"Paired end" is pretty straight forward, you make fragments, you sequence both ends, and you have some knowledge of the distribution of fragment sizes in your library, so that helps you properly map.
One might want to make a library of 2 kb long fragments, so that you could get paired end data where each end is expected to be about that far from the other end, but there are practical reasons why you can't. Mate pair preps are designed to get around this. It's a more involved process that involves doing a lot of stuff so that in the end, you have 500 bp fragments, but the sequence at each end originated from regions of the reference that are much farther apart.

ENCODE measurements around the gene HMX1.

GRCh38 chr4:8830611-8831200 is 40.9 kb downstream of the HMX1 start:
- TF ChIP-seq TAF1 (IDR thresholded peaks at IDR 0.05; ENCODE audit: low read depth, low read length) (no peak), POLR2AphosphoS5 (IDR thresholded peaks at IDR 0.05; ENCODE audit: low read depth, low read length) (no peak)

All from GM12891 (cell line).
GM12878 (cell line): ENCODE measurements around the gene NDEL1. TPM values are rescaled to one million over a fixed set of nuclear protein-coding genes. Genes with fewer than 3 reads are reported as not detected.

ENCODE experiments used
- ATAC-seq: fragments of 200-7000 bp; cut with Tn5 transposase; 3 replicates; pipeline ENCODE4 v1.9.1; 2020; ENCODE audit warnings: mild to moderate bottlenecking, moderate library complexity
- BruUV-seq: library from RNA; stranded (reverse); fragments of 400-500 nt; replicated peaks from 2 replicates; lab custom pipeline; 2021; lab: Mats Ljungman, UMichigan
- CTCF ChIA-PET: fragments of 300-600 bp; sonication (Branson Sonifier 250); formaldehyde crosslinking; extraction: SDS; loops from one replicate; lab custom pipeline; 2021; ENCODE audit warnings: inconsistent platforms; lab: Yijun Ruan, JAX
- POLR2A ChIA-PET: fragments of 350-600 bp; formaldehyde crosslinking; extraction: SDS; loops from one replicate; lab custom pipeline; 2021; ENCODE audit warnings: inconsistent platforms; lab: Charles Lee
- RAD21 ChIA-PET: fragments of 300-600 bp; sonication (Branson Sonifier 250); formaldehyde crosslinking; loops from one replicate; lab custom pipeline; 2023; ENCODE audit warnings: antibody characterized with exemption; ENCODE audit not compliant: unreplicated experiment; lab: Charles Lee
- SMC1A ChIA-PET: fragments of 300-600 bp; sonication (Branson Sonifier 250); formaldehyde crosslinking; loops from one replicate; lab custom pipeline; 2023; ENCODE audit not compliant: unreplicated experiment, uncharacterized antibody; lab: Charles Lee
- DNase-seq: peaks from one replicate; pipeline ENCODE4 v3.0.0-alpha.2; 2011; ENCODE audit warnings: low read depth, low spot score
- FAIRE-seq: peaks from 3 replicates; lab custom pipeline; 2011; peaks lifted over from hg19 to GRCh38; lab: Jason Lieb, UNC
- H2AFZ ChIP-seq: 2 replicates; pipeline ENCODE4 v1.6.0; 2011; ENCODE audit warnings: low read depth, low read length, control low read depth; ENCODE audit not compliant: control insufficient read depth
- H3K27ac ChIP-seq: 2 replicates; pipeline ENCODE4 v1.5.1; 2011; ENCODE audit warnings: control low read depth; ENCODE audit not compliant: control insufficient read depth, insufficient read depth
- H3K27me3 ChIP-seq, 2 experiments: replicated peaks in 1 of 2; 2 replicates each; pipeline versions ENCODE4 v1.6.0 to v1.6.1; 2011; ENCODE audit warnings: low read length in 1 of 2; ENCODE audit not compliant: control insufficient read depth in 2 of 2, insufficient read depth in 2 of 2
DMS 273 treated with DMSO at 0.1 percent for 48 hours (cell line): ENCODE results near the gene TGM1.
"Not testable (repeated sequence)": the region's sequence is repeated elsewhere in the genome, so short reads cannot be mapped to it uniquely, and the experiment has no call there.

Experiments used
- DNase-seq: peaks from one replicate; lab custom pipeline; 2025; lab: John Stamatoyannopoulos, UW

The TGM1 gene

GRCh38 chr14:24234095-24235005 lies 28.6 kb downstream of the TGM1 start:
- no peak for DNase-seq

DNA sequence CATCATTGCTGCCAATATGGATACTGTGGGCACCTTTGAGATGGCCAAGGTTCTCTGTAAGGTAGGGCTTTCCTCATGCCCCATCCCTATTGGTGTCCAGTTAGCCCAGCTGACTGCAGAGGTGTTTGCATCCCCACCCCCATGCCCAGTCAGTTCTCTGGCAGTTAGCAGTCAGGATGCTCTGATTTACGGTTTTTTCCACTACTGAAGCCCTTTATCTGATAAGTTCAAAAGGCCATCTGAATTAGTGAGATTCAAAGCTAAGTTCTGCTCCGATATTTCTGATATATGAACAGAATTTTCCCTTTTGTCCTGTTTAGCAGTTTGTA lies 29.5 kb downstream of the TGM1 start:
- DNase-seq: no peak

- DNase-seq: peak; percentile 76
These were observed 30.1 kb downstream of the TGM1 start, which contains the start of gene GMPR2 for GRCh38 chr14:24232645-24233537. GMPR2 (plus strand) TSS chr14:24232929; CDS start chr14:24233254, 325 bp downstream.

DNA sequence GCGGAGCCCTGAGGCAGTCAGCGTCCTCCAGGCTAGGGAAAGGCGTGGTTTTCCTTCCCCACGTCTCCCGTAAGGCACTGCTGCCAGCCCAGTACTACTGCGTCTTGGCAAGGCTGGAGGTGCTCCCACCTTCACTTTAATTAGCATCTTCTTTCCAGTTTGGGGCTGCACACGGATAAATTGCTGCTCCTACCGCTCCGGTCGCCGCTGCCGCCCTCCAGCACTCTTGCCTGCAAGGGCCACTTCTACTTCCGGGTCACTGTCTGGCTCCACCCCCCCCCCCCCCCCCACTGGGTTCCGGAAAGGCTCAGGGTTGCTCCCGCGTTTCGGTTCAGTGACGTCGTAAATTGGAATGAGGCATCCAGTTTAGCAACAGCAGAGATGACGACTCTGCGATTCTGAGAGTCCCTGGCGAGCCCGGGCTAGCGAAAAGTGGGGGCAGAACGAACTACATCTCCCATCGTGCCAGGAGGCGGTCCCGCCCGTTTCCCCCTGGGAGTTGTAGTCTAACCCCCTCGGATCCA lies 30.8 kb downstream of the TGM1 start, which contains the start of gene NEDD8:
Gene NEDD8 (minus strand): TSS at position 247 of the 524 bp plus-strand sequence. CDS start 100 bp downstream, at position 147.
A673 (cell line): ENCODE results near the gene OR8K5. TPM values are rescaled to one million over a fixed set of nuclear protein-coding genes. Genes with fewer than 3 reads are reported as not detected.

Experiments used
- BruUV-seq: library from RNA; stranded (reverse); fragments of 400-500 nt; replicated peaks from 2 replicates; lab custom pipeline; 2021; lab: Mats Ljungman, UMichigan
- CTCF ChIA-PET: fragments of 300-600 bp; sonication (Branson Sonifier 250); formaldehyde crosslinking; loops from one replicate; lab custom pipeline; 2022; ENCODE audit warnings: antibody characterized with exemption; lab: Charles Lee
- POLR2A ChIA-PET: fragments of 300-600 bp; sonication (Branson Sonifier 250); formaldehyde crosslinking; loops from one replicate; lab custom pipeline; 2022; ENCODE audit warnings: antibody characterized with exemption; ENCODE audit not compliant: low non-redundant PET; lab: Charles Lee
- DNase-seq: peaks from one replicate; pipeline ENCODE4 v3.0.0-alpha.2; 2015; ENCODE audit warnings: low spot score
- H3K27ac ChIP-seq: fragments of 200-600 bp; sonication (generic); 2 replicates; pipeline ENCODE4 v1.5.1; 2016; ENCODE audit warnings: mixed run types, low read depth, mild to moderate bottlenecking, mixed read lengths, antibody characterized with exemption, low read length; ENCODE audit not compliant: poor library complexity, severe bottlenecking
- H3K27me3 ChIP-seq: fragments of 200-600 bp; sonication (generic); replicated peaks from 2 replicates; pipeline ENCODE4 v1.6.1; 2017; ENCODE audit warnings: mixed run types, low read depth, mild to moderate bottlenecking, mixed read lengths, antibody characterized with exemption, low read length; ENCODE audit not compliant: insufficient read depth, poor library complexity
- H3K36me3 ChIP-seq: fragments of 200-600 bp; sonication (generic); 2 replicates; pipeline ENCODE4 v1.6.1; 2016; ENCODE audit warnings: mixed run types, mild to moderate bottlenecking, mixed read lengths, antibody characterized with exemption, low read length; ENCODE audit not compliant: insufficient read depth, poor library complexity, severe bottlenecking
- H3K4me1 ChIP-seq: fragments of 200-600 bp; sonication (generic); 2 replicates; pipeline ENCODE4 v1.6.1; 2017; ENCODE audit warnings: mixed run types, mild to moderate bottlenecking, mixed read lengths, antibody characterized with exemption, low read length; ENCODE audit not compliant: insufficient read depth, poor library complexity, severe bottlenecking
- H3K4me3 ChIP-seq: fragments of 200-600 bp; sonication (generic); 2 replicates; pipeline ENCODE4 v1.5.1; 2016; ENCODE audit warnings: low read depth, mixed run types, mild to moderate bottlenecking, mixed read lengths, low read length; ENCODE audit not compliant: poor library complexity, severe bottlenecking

In terms of the resulting sequenced data, they are pretty much the same thing. Although you might be able to argue that the quality of pairing might differ.
They differ in library preparation. In pair-end sequencing, the machine is sequencing the ends of a fragment. So if you have a 500bp fragment, you machine will sequence 1-75 and 425-500 of the fragment. In mate-pair libraries, you are creating a library of fragment ends and then performing normal sequencing on these end fragments,